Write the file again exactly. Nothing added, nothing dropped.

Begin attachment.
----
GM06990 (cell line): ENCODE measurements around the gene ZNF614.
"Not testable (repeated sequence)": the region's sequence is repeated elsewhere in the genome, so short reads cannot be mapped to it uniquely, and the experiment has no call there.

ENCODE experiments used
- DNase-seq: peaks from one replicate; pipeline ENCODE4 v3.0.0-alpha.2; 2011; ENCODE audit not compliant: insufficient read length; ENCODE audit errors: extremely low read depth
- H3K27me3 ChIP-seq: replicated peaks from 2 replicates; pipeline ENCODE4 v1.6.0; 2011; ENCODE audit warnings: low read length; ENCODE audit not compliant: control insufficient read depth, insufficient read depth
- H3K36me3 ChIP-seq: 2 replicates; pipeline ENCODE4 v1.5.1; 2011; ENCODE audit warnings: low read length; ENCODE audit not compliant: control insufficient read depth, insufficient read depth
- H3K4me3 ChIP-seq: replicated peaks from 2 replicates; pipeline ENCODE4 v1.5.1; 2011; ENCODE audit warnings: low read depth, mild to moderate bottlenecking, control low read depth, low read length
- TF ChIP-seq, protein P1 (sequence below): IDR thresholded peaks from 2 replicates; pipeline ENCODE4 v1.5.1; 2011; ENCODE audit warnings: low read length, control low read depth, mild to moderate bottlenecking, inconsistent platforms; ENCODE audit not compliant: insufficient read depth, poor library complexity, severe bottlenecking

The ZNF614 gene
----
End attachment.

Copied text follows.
GM06990 (cell line): ENCODE measurements around the gene ZNF614.
"Not testable (repeated sequence)": the region's sequence is repeated elsewhere in the genome, so short reads cannot be mapped to it uniquely, and the experiment has no call there.

ENCODE experiments used
- DNase-seq: peaks from one replicate; pipeline ENCODE4 v3.0.0-alpha.2; 2011; ENCODE audit not compliant: insufficient read length; ENCODE audit errors: extremely low read depth
- H3K27me3 ChIP-seq: replicated peaks from 2 replicates; pipeline ENCODE4 v1.6.0; 2011; ENCODE audit warnings: low read length; ENCODE audit not compliant: control insufficient read depth, insufficient read depth
- H3K36me3 ChIP-seq: 2 replicates; pipeline ENCODE4 v1.5.1; 2011; ENCODE audit warnings: low read length; ENCODE audit not compliant: control insufficient read depth, insufficient read depth
- H3K4me3 ChIP-seq: replicated peaks from 2 replicates; pipeline ENCODE4 v1.5.1; 2011; ENCODE audit warnings: low read depth, mild to moderate bottlenecking, control low read depth, low read length
- TF ChIP-seq, protein P1 (sequence below): IDR thresholded peaks from 2 replicates; pipeline ENCODE4 v1.5.1; 2011; ENCODE audit warnings: low read length, control low read depth, mild to moderate bottlenecking, inconsistent platforms; ENCODE audit not compliant: insufficient read depth, poor library complexity, severe bottlenecking

The ZNF614 gene